His experience

During his time in Brooklyn, among his responsibilities, Tierney oversaw violent street gang investigations and prosecutions. He came to the position with extensive experience prosecuting MS-13 cases, which he said led to the incarceration of dozens of gang members.

One of the most high-profile MS-13 cases involved gang leaders Heriberto Martinez and Carlos Ortega. The two were found guilty for commissioning five murders in 2010, including Vanessa Argueta, 19, of Central Islip, and her son Diego Torres who was only 2 years old. Martinez and Ortega are currently serving life sentences. Tierney also tried Adalberto Guzman who was found guilty of killing the 2-year-old and is also serving a life sentence.

Tierney was the assistant U.S. attorney who prosecuted Ed Mangano, former Nassau County Executive, and Mangano’s wife as well as former Oyster Bay Supervisor John Venditto for corruption in 2018.

In addition to gang violence and public corruption, he also has been a prosecutor on cases involving Colombian drug cartel, racketeering and white-collar crimes.

Issues with Sini

Tierney takes issue with the press releases sent out by the DA’s office. He said he feels a high percentage of the releases are about arrests and arraignments but not about sentencing.

“What he does, because he’s in show business, he has the glitzy arraignment, and this is the biggest, baddest, greatest case, and then you never hear what happens at the time of the sentence,” the candidate said.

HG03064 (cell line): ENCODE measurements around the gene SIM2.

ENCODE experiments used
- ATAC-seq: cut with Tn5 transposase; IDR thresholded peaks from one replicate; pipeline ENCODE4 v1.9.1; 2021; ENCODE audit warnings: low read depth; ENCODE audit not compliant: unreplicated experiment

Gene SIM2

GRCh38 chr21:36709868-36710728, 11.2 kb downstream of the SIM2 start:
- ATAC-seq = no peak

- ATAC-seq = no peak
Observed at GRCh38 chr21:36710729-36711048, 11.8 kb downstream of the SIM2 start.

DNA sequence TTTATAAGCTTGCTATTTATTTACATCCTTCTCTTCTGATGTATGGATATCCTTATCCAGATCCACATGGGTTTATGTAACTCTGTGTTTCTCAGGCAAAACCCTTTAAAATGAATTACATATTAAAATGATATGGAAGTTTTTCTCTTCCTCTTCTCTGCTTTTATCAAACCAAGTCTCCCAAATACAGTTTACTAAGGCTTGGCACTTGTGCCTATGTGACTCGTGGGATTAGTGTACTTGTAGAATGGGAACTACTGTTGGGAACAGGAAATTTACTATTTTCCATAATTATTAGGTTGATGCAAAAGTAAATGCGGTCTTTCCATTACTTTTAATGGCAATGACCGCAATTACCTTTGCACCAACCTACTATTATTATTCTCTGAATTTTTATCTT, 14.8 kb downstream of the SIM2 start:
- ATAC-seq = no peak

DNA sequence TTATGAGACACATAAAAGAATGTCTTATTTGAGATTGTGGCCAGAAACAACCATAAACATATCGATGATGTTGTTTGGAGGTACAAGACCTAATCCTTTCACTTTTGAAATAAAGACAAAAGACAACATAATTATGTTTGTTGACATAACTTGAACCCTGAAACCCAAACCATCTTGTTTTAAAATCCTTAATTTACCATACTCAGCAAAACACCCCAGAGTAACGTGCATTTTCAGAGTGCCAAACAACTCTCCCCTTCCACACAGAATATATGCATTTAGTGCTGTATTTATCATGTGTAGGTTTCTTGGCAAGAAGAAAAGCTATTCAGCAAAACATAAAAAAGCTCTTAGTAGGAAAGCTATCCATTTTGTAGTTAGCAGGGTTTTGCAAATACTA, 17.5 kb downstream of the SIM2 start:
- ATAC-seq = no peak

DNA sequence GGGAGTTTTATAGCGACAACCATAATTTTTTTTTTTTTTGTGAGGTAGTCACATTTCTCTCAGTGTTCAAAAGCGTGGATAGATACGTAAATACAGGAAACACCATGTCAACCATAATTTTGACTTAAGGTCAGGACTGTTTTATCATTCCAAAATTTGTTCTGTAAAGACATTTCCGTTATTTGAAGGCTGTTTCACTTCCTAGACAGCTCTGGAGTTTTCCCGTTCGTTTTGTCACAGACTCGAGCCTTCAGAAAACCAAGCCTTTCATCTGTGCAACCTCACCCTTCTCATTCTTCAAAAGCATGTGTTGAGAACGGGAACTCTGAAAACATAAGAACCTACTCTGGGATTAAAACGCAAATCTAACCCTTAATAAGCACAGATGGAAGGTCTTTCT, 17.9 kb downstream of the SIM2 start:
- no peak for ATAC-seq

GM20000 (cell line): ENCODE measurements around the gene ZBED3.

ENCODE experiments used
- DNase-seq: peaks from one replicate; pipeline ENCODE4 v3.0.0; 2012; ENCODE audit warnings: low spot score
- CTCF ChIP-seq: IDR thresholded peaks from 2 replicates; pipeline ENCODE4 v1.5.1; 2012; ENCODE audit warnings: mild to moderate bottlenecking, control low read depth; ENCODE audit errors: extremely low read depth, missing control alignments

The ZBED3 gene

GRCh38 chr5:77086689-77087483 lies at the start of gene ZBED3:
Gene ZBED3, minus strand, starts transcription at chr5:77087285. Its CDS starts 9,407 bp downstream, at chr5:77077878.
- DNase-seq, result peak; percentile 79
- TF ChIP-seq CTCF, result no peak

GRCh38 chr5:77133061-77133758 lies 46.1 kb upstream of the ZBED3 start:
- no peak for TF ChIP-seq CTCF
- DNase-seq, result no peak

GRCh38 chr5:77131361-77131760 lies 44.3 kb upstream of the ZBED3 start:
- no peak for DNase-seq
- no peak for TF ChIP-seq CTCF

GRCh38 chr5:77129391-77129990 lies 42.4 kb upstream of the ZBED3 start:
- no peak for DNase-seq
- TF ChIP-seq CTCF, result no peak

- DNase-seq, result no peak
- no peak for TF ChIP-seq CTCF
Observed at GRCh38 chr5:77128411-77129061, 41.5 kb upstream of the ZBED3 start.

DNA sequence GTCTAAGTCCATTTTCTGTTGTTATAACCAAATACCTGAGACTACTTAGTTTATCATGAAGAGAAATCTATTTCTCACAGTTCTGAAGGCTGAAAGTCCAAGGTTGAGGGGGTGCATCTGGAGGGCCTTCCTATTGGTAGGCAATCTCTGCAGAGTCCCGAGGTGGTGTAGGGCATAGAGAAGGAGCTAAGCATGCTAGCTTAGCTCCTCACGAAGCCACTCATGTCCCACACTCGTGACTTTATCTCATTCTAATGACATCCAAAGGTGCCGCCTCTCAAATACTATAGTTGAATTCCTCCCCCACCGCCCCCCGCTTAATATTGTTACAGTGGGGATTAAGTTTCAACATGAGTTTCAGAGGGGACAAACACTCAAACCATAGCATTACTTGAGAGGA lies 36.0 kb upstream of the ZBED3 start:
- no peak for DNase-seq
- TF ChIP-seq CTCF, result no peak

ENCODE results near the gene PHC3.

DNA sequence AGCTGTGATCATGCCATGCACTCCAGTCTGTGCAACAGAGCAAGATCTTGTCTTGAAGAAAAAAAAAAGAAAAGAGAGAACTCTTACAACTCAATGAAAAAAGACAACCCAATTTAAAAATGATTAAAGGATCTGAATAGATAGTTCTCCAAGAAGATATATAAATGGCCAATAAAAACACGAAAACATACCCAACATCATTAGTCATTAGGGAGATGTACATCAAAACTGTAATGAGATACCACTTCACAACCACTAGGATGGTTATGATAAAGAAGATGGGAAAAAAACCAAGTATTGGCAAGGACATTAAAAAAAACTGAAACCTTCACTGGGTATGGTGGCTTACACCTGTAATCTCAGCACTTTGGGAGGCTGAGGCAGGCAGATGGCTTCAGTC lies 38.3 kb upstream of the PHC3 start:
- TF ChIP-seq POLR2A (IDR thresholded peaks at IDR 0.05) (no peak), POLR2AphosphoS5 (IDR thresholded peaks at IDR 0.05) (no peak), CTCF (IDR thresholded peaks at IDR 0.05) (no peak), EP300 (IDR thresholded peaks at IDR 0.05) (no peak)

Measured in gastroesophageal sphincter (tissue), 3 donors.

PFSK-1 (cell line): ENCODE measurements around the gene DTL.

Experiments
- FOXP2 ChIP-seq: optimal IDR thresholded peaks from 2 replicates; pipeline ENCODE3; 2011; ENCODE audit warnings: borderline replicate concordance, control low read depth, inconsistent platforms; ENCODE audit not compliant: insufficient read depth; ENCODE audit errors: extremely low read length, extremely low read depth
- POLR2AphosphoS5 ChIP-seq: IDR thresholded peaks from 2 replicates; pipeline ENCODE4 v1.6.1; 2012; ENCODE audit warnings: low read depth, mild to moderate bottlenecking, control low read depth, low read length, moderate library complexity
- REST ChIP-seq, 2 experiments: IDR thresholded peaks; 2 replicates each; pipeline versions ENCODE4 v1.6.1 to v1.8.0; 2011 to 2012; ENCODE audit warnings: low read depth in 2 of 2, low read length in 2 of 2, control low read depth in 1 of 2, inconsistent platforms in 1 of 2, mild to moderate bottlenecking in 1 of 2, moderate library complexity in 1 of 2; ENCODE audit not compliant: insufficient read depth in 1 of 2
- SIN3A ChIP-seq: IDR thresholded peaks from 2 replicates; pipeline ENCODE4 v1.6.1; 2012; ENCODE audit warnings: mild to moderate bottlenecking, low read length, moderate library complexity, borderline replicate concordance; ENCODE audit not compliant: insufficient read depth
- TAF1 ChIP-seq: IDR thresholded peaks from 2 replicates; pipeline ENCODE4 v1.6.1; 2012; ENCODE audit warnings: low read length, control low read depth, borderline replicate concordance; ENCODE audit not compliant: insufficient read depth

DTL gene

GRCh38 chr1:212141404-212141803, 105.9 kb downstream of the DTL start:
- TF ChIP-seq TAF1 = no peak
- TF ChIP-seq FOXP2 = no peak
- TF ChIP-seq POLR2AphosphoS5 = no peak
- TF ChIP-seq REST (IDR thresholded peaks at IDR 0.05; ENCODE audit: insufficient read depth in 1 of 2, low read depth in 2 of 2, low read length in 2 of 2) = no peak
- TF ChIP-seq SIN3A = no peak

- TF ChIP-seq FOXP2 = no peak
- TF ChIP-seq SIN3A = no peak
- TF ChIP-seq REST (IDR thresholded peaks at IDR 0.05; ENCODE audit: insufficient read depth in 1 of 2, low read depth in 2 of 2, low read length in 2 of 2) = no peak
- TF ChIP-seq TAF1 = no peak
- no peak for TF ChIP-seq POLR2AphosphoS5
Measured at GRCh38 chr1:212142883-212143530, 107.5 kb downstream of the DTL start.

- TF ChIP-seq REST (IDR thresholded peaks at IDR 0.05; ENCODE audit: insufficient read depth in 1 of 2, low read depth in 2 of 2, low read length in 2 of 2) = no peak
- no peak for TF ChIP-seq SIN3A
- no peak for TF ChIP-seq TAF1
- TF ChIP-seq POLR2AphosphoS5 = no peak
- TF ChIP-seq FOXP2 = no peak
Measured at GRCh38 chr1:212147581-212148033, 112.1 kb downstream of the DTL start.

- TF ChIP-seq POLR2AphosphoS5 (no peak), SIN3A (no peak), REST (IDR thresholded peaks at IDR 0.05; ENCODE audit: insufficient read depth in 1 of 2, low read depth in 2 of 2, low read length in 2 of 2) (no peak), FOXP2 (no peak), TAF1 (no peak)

Tierney added he could take any of Sini’s accomplishments and dissect them and show that the current DA is “a fraud” and is “looking for that initial blast of publicity.”

“You don’t get to decide where your next case comes from, the streets tell you where the next case is,” Tierney said. “So, if you have an investigation here but the violence is settled here, you put your resources here, you put your resources there.”

He gave an example that Sini convicted several MS-13 members on charges such as acts of conspiracy instead of murder or gun charges. He said Sini then turned the gang members on each other so they would testify against one another. The result was they each pled to lower charges and got out of jail.

Tierney said he would use overarching tactics such as conspiracy, but then tie the case to the murders committed and pull the case all together to ensure the murderers would serve jail time.

His campaign

Tierney said the job is a balance between law enforcement and fairness, and that will be his goal if elected. He added he has never aligned himself to one party and has prosecuted defendants on both sides of the political aisle. He is running to bring experience, integrity and independence to the office.

He said regarding the county and the Suffolk County Police Department, it’s important to work with them but also maintain independence from each other.

“When it comes to law enforcement, I make the decisions,” he said. “No one else makes the decisions. I support the county, I support the police department. But I don’t work for them when it comes to law enforcement, and I don’t excuse bad behavior.”